The themes of Greed and Blessing in Slumdog Millionaire


Warning : Spoilers. Don’t read this if you haven’t seen the movie and are one of those people who don’t want to know what happens.

Slumdog Millionaire follows two brothers who make very different choices as they grapple with escaping from the hopelessness and poverty of Mumbai’s slum. For Salim money means hope. For Jamal it is his love for childhood friend Latika that drives him forward.

At the beginning of the movie Jamal and Salim flee an angry mob. Jamal’s concern extends to Latika who is also running. Salim fears that Latika will be a drain on them and resists helping her. Throughout the movie Jamal’s consistent love and concern for Latika contrasts with Salim’s willingness to treat her like a resource, using her when she adds value and rejecting her when she causes complications. Eventually Latika becomes a symbol of hope for Jamal. Finding her and loving her becomes his life’s cause.

While not the focus of the movie, this mob attack is a catalyst that drives the fates and choices of these three characters.  Touching on the ongoing animosity between Hindus and Muslims in Mumbai, Jamal concludes that “If there were no Rama or Allah, I would still have a mother.” I recently watched a documentary called Escape from Hamas in which Palestinian Mosab Hassan Yousef commented that the concept “love your enemies” was so novel and compelling to him that it eventually led to his conversion to Christianity.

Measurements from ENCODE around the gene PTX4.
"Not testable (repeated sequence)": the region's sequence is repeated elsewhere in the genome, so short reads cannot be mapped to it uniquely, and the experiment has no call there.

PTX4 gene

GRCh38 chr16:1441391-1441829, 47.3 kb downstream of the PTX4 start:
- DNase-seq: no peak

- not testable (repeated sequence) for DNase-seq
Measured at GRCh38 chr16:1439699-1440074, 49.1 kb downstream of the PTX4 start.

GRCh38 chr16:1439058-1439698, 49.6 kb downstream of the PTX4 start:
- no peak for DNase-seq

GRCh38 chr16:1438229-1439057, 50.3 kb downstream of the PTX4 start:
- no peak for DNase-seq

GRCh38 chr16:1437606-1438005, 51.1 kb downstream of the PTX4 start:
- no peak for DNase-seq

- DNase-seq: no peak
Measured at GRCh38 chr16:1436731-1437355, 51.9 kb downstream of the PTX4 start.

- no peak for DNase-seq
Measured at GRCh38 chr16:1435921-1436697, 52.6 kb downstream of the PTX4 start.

Poverty leads Salim to constantly seek opportunities to make money. Eventually Salim chooses to join a local mobster, taking Latika with him. He experiences the satisfaction of getting whatever he wants and eventually rises up through the ranks. Pragmatist Salim pleads necessity to justify the moral compromises he makes in order to survive. Eventually he chooses to die surrounded by the cash that was so important to him, repenting of his choices and trying to right some of his selfish mistakes.

Jamal embraces love as the driving force in his life. Jamal manages to survive by holding legitimate, if menial, jobs. Getting money is not his objective. Early in the movie there is a scene in which Jamal, locked in an outhouse, is willing to fall into the feces at the bottom so that he won’t miss a joyful experience. Throughout the movie Jamal’s experiences reflect his desire for joy and willingness to sacrifice comfort to get it. It is the power of Jamal’s love that eventually frees Latika.

Set in a country where karma is a primary explanation for good and bad fortune, Jamal’s journey carries him through painful experiences in his life that provide him with the answers he needs to win the Indian version of Who Wants To Be a Millionaire. Using flashback to show how Jamal came to know the answers helps tell Jamal’s story without making it feel like a maudlin tragedy or soap opera.

In Slumdog Millionaire we see a poor and hungry Jamal act as peacemaker. We see him mourn. We see him practice mercy and seek to do what is right. We see his pure heart of love.  Jamal exhibits the characteristics of the blessed outlined in the Beatitudes (Matt. 5:3-12). It would seem that it is indeed written.

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